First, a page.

Friday, May 16, 2014

Some thoughts on Kol et al. 2014

I completely love that this paper is highlighting the strength of computational models for precisely evaluating theories about language learning strategies (which is an issue near and dear to my heart). As K&al2014 so clearly note, a computational model forces you to implement all the necessary pieces of your theory and can show you where parts are underspecified. And then, when K&al2014 demonstrate the issues with the TBM, they can identify what parts seem to be causing the problem and where the theory needs to include additional information/constraints.

On a related note, I love that K&al2014 are worrying about how to evaluate model output — again, an issue I’ve been thinking about a lot lately.  They end up doing something like a bigger picture version of recall and precision — we don’t just want the model to generate all the true utterances (high recall). We want it to also not generate the bad utterances (high precision). And they demonstrate quite clearly that the TBM’s generative power is great…so great that it generates the bad utterances, too (and so has low precision from this perspective). Which is not so good after all.

But what was even more interesting to me was their mention of measures like perplexity to test the “quality of the grammars” learned, with the idea that good quality grammars make the real data less perplexing. Though they didn’t do it here, I wonder if there’s a reasonable way to do that for the learning strategy they talk about here — it’s not a grammar exactly, but it’s definitely a collection of units and operations that can be used to generate an output. So, as long as you have a generative model for how to produce a sequence of words, it seems like you could use a perplexity measure to compare this particular collection of units and operations against something like a context-free grammar (or even just various versions of the TBM learning strategy).

Some more targeted thoughts:

(1) K&al2014 make a point in the introduction that simulations that “specifically implement definitions provided by cognitive models of language acquisition are rare”.  I found this a very odd thing to say — isn’t every model an implementation of some theory of a language strategy? Maybe the point is more that we have a lot of cognitive theories that don’t yet have computational simulations.

(2) There’s a certain level of arbitrariness that K&al2014 note for things like how many matching utterances have to occur for frames to be established (e.g., if it occurs twice, it’s established).  Similarly, the preference for choosing consecutive matches over non-consecutive matches is more important than choosing more frequent matches. It’s not clear there are principled reasons for this ordering (at least, not from the description here — and in fact, I don’t think the consecutive preference isn’t implemented in the model K&al2014 put together later on). So, in some sense, these are sort of free parameters in the cognitive theory.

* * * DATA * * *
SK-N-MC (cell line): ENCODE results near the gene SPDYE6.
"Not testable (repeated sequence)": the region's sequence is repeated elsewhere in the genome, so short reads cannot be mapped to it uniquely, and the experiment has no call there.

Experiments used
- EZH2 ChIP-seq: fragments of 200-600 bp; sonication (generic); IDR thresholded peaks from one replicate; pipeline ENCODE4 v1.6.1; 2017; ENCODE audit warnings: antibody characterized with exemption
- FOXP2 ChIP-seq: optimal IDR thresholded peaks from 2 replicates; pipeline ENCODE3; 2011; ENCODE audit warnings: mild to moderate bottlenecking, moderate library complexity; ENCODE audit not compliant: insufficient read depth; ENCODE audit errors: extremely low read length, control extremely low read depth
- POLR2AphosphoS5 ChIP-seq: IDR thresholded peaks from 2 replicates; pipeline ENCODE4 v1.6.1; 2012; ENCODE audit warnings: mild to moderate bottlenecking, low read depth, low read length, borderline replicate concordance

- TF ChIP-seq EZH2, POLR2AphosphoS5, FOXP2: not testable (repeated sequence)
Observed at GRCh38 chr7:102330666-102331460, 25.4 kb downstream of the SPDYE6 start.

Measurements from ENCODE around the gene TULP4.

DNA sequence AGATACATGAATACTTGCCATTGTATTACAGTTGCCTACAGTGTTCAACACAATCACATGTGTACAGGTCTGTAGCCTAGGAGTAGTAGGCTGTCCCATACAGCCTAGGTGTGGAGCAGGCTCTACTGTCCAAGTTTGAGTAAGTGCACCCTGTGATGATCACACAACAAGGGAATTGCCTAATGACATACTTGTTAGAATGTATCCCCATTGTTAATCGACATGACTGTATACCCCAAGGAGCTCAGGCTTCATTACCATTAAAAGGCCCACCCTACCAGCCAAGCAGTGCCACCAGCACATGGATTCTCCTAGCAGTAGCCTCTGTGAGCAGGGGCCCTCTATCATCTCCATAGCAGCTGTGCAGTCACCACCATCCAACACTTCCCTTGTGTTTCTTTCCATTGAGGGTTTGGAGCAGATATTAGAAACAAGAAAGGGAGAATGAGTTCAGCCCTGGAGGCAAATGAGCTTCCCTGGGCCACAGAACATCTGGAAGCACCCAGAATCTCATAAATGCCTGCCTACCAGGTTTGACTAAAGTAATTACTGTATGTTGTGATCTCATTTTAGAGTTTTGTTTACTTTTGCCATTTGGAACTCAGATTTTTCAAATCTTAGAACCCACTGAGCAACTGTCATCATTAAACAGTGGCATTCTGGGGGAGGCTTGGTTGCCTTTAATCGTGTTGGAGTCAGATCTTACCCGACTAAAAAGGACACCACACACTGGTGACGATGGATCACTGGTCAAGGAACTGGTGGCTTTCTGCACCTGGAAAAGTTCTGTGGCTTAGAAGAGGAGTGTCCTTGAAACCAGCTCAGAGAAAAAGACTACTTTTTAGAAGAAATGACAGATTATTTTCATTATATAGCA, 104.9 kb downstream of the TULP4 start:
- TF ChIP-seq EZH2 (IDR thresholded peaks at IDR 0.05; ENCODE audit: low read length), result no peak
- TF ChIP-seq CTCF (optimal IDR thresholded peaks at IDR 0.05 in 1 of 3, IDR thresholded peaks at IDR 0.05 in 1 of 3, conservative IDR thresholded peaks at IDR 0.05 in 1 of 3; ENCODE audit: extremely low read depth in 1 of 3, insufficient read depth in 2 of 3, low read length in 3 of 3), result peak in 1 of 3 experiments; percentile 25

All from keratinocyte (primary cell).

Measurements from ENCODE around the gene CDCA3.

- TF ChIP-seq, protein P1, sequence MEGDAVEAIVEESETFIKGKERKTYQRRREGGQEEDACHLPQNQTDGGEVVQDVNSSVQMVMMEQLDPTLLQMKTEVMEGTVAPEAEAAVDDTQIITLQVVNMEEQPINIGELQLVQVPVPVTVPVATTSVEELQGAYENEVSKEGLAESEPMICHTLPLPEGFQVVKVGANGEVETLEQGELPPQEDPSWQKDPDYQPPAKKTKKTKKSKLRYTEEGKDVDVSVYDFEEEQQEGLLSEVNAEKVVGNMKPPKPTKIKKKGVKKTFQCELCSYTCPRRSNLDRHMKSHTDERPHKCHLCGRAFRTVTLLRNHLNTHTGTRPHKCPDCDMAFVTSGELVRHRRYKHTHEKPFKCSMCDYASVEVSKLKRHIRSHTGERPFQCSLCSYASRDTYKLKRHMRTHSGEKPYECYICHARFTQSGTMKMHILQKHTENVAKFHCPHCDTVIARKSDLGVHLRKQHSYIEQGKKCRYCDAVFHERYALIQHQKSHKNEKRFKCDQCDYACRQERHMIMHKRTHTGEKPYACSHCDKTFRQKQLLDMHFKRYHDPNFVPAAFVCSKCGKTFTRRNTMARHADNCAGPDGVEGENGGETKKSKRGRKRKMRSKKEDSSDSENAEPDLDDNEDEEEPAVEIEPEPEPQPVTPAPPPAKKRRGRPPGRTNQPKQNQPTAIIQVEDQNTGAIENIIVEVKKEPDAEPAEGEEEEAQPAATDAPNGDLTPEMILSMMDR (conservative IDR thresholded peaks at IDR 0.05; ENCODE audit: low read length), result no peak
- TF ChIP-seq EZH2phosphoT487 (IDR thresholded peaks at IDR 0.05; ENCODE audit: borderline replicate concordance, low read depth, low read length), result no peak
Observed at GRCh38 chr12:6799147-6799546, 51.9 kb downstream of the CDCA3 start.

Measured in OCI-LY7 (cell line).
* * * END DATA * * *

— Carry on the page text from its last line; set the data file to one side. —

(3) Something that struck me about having high recall on the child-produced utterances with the TBM model — K&al2014 find that the TBM approach can account for a large majority of the utterances (in the high 80s and sometimes 90s). But what about the rest of them (i.e., those 10 or 20% that aren’t so easily reconstructable)? Is it just a sampling issue (and so having denser data would show that you could construct these utterances too)? Or is it more what the linguistic camp tends to assume, where there are knowledge pieces that aren’t a direct/transparent translation of the input? In general, this reminds me of what different theoretical perspectives focus their efforts on — the usage-based camp (and often the NLP camp for computational linguistics) is interested in what accounts for most of everything out there (which can maybe be thought of as the “easy” stuff), while the UG-based camp is interested in accounting for the “hard” stuff (even though that may be a much smaller part of the data).

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